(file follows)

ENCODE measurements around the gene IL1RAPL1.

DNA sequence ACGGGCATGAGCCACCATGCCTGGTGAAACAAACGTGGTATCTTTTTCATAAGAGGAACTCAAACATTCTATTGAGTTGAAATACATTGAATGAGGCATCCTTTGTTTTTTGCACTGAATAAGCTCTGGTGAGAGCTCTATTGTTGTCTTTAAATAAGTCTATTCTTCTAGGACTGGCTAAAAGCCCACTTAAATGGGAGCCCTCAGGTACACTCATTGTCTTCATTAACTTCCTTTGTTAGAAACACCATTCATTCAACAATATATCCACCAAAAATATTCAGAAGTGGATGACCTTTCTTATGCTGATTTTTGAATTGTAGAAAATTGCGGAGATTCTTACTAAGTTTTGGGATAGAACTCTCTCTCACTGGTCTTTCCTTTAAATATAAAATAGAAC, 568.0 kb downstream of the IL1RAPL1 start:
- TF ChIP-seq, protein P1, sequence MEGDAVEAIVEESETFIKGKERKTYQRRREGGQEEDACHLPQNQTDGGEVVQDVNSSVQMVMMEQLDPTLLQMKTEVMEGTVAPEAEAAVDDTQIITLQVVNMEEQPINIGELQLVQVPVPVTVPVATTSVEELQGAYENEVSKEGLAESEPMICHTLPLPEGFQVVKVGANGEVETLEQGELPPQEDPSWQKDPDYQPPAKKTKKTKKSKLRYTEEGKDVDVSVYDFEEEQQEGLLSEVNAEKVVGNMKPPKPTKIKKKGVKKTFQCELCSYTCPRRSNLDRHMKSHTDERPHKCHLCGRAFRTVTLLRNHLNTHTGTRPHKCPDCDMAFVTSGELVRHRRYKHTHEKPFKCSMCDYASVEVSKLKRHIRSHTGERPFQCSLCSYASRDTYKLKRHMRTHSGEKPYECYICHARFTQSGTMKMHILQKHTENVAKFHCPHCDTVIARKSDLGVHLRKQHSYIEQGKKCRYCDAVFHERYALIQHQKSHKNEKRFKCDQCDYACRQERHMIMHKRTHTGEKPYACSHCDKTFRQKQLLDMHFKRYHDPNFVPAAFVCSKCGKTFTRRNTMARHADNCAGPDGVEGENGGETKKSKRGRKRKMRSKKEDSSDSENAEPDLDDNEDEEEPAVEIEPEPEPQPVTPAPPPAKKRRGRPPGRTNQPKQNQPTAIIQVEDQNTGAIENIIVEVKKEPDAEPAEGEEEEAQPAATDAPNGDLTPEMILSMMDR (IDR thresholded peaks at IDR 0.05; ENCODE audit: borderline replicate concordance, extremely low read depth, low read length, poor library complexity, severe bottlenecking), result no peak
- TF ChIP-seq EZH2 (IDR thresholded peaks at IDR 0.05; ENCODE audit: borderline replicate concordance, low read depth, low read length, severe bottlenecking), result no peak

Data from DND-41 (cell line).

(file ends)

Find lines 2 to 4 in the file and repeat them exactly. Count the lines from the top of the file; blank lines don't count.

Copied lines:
DNA sequence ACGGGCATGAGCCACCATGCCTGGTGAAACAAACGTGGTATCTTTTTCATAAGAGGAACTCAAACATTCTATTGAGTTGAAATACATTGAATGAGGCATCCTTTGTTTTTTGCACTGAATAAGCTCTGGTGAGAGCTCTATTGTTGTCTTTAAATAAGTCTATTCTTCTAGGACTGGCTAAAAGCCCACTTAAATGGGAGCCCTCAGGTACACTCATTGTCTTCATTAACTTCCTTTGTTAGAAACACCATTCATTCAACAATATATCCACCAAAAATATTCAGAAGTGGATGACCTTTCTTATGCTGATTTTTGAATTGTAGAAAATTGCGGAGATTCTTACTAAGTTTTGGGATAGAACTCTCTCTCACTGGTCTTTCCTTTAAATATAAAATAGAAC, 568.0 kb downstream of the IL1RAPL1 start:
- TF ChIP-seq, protein P1, sequence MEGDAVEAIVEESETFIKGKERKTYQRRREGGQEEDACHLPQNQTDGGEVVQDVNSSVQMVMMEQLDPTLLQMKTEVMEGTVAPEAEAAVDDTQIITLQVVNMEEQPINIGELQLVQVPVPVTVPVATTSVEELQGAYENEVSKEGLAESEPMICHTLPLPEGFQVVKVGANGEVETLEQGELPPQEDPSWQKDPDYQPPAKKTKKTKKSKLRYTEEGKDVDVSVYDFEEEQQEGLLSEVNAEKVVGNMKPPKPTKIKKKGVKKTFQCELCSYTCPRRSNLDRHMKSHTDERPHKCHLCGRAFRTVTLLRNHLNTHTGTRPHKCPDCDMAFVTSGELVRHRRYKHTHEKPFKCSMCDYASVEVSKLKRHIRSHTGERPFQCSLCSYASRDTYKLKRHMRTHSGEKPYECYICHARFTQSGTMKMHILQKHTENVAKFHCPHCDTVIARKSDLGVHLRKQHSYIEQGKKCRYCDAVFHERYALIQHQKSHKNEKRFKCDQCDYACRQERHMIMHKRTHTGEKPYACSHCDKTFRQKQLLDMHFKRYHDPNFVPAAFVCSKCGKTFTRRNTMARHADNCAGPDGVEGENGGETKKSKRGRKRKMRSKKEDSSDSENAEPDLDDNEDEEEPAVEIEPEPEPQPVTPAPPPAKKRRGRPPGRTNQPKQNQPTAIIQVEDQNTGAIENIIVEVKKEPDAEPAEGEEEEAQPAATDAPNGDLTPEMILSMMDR (IDR thresholded peaks at IDR 0.05; ENCODE audit: borderline replicate concordance, extremely low read depth, low read length, poor library complexity, severe bottlenecking), result no peak
- TF ChIP-seq EZH2 (IDR thresholded peaks at IDR 0.05; ENCODE audit: borderline replicate concordance, low read depth, low read length, severe bottlenecking), result no peak